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The Reopening of Mosques is an Opportunity to Realise Women’s Inclusion

The Reopening of Mosques is an Opportunity to Realise Women’s Inclusion

Since the easing of the coronavirus restrictions back in June, we have seen mosques and other places of worship gradually reopen across the country. Like other public spaces, the reopening of mosques was conditional on implementing social distancing measures. By most accounts, mosques have been successful in reopening safely and the first Friday prayers since lockdown went without incident.

Achieving social distancing, however, came at the cost of space. Many mosques in the UK are relatively small already and some disappointingly opted to use or close women’s prayer spaces. While some of the smallest mosques may have taken these steps for unavoidable practical reasons, others would argue that customarily, only men are obligated to attend prayer in mosques and that attendance for women is optional.

These days, women’s access to mosques should not be up for question, and their inclusion in mosques shouldn’t be decided by only men. In fact, while places of worship are reopening and as social distancing measures begin to ease, mosque management committees should be encouraged to use this time as an opportunity to figure out how to better utilise or create more women’s spaces.  They should also proactively appoint women and canvass their views in decision-making. By closing women’s spaces or excluding them, we are also missing out on an opportunity to include women at a time of healing and learning.

Under lockdown, many homes became prayer spaces

There is no denying that the closure of mosques during the pandemic had a massive impact on Muslims across the world. For many, mosques are not only a space for prayer but also a social place that brings a community together. To be separated from the community, especially over the course of Ramadan and Eid, has hit all of us hard. Surely, men can now sympathise with the women, who have all too often been excluded from prayer spaces.

During this lockdown, families built models of mosques in their homes so they can pray together. Many families managed to turn daily prayers into a communal affair. So as more mosques around the country reopen, singling out prayer spaces for men only risks excluding women from the wider sense of our communities reuniting. The lockdown has been difficult for all of us, and there is no sense in penalising women (again) by excluding them at a time when our communities are able to meet one-another in mosques and community centres once-more, albeit while still following social distancing rules.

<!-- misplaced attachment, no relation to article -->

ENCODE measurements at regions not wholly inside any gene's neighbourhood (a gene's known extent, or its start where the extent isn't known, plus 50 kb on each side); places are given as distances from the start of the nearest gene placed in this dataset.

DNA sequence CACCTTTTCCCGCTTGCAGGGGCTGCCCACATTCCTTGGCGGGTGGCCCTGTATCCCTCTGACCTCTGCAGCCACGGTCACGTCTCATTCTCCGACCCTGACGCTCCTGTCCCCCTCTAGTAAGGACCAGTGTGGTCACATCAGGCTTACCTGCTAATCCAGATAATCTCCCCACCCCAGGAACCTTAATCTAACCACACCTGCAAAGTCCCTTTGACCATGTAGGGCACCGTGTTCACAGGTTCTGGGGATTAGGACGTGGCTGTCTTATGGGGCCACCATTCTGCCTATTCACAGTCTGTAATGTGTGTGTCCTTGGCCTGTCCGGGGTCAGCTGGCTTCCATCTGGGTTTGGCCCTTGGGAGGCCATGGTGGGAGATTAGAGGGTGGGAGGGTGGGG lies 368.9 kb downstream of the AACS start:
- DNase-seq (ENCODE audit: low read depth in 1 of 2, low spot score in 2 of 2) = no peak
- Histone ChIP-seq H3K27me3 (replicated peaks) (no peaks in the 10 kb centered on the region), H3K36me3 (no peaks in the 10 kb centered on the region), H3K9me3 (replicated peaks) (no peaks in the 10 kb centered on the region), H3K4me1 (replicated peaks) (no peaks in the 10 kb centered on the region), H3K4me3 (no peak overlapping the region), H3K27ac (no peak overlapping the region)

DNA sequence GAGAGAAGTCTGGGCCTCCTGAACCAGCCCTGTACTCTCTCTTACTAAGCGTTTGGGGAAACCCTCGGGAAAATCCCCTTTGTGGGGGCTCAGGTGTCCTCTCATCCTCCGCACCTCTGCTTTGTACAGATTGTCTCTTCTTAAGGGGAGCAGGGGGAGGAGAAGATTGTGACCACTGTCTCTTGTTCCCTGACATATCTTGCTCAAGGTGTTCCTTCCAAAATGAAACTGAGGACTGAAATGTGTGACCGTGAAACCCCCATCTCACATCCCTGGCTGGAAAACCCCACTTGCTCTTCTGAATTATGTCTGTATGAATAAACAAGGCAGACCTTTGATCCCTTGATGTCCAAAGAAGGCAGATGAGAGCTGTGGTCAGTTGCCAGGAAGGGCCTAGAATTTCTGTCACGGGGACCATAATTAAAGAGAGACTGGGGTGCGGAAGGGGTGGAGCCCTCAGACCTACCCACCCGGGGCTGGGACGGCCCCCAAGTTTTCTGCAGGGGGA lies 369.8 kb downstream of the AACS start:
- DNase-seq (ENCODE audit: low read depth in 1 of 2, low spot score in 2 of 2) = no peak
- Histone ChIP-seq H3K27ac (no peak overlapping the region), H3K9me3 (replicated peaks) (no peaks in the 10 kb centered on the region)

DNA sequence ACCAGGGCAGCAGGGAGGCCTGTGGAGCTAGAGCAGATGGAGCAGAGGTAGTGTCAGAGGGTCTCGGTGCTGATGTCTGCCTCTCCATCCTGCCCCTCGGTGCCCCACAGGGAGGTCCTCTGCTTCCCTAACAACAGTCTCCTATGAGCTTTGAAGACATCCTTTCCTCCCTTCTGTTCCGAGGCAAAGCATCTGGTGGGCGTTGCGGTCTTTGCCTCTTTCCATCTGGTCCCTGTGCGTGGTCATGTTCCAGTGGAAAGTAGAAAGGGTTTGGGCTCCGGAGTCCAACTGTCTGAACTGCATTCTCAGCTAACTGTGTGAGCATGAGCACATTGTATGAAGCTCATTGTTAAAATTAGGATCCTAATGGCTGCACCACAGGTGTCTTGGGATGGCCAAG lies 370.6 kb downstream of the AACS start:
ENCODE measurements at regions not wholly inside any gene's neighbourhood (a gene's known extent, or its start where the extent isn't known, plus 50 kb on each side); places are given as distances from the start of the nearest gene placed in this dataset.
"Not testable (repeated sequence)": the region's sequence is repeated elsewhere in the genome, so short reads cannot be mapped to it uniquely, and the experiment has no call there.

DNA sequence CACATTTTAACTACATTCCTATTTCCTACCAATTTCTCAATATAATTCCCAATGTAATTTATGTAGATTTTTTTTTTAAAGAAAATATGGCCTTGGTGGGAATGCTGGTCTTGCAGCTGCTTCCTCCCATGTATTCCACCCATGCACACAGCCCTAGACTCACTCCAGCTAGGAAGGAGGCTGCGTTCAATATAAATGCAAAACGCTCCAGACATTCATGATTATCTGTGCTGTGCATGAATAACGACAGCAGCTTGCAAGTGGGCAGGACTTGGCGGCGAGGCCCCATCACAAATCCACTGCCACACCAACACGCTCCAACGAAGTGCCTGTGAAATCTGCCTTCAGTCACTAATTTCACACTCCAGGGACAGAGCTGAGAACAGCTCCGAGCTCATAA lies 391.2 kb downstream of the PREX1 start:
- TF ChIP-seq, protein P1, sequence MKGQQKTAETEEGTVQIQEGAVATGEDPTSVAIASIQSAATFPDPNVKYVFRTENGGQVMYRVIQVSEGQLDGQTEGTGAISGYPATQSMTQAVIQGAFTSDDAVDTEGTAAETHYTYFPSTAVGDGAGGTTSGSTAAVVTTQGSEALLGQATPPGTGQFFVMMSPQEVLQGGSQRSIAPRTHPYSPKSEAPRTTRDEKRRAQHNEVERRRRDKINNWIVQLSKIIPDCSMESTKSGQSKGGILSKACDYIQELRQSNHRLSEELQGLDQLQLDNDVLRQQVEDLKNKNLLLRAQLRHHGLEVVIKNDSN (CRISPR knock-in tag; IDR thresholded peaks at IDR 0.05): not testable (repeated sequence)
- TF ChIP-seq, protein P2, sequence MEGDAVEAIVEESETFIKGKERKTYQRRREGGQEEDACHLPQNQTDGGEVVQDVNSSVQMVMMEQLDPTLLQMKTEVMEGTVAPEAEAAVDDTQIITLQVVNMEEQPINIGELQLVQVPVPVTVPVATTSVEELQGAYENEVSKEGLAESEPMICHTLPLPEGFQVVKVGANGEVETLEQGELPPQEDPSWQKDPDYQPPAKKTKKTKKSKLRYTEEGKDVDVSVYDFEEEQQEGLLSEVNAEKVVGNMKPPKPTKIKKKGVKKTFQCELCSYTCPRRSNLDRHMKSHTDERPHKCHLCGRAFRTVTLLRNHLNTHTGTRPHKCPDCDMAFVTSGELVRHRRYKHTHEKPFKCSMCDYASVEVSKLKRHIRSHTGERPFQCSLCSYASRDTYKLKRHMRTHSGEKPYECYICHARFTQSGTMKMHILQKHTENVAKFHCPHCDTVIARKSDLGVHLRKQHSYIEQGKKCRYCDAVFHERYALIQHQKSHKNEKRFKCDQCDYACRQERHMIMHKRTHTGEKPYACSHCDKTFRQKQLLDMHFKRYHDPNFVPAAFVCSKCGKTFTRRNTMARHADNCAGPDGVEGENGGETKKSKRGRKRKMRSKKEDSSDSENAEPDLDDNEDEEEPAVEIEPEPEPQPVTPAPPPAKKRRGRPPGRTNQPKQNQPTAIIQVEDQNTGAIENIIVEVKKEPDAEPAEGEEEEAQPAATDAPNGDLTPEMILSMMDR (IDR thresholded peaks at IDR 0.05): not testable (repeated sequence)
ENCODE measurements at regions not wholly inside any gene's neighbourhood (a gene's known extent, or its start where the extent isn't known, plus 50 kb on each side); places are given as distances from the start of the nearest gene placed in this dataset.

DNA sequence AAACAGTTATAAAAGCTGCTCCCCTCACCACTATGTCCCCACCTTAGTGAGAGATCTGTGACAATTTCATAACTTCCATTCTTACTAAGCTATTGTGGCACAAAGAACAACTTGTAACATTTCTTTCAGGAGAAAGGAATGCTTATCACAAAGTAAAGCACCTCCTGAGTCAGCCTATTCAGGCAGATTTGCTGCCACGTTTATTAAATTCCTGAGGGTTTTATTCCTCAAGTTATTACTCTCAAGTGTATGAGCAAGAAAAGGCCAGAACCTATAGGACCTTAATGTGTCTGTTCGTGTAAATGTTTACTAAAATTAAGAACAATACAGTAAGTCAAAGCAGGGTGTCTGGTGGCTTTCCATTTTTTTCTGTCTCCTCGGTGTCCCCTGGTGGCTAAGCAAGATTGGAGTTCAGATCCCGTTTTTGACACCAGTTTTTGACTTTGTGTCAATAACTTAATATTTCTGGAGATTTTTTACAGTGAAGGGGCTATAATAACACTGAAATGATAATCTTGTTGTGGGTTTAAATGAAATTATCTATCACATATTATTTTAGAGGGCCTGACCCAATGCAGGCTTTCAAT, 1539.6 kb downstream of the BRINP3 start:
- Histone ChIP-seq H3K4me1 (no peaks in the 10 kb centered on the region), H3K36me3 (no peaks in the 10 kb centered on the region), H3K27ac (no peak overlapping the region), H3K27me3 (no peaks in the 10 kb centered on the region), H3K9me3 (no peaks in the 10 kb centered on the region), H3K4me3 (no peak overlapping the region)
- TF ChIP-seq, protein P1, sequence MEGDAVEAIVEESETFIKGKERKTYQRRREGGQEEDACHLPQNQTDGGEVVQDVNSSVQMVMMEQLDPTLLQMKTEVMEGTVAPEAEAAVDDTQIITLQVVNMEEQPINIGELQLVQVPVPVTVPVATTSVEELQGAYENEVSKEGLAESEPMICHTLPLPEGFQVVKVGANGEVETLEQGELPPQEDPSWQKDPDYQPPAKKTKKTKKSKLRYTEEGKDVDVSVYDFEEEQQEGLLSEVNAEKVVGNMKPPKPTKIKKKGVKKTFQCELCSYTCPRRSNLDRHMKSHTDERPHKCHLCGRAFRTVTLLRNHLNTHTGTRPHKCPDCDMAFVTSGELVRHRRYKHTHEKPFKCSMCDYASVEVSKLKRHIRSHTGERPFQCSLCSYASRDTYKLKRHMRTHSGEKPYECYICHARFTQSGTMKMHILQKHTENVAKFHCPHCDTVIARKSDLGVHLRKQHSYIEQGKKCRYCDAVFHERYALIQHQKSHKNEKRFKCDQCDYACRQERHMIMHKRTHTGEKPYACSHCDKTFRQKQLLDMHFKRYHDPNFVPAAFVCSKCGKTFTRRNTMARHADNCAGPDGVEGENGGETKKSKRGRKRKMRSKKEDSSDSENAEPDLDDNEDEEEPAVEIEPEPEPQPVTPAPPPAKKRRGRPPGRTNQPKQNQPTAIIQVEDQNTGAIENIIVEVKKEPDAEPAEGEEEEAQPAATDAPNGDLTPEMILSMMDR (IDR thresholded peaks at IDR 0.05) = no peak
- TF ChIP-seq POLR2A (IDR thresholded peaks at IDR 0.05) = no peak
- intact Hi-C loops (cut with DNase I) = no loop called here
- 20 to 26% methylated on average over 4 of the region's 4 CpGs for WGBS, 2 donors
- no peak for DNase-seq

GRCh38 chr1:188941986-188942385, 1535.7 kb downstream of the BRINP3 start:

In fact, the thought of excluding women from prayer spaces should be a source of distress for men, as the closure of mosques has meant that we have now experienced what has been the norm for most Muslim women. For all the positives of performing prayers at home with spouses and children, many still missed the communal hustle and bustle of going to the mosque. How can we now accept the exclusion of women from these same spaces that we have longed to be reunited with during the lockdown?

We are slowly starting to see more efforts from mosque leaders to include women in religious spaces, breaking down old barriers to leadership and worship. But there is a long way to go yet!

An opportunity to heal

For mosque leaders in the UK, the gradual easing of the lockdown and, God-willing, its eventual end, should be an opportunity to better welcome Muslim women in prayer spaces. This way, all members of our communities can find the healing that we all need.

This view is shared by a growing number of Muslim faith leaders in the UK, including MINAB Chair, Imam Qari Asim who will be attending an online seminar on the very issue on Friday evening alongside a number of Muslim women leaders: Julie Siddiqi, Ahsen Usta, Sahira Dar and Saidat Oketunde.

Join us LIVE here tomorrow evening for the first in a series on this crucial topic. All welcome!

Posted by Together We Thrive on Thursday, 13 August 2020

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